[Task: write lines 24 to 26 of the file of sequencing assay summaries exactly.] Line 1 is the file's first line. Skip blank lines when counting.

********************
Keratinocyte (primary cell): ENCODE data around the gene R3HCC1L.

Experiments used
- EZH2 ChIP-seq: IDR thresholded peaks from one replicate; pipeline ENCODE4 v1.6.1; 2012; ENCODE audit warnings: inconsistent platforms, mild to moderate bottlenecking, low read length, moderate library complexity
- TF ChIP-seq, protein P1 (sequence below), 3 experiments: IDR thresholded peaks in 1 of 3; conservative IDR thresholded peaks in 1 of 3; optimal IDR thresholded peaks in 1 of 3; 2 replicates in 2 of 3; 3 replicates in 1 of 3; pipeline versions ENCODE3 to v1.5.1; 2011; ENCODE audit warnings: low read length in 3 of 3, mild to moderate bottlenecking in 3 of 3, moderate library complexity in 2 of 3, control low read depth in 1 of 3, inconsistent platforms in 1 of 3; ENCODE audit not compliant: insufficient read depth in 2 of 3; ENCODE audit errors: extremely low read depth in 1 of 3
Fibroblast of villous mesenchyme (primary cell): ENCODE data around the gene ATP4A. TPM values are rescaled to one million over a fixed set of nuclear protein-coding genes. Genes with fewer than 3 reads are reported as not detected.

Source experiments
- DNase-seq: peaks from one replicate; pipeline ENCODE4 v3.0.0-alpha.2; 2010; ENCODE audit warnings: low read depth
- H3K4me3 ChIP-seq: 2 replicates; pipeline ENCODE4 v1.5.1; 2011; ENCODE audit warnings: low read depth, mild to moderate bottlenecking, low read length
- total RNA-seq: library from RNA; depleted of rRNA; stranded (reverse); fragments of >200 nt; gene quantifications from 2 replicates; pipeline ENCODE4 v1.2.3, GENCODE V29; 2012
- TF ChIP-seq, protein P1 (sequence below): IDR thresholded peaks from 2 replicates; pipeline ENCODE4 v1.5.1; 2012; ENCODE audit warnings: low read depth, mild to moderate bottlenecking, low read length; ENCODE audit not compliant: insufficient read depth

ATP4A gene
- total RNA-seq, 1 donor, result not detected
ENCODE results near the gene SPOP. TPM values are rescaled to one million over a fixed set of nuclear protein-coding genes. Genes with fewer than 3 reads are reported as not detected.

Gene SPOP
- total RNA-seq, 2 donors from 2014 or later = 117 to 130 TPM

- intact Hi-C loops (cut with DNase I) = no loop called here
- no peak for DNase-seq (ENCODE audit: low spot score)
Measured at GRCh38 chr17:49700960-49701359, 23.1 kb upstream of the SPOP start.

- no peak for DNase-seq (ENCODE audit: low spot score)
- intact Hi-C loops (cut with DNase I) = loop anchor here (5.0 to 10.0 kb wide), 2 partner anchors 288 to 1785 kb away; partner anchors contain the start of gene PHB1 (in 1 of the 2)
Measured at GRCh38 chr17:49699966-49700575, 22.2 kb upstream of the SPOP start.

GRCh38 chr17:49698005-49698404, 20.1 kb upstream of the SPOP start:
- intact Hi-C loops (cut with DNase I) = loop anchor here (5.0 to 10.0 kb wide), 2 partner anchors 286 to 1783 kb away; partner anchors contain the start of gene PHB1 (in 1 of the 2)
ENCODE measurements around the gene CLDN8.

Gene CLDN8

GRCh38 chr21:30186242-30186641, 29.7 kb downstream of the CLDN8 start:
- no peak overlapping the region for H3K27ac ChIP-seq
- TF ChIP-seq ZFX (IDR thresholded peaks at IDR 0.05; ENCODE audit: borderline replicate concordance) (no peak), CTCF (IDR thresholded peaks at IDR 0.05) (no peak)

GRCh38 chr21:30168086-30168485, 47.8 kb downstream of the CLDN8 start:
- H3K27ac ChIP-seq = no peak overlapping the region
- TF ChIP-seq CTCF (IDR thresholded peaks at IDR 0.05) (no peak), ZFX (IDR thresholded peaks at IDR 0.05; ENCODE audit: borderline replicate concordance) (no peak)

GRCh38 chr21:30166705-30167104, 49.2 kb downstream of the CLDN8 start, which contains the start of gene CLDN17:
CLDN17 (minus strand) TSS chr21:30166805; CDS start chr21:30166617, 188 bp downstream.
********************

ENCODE measurements around the gene CLDN8.

Gene CLDN8

GRCh38 chr21:30186242-30186641, 29.7 kb downstream of the CLDN8 start: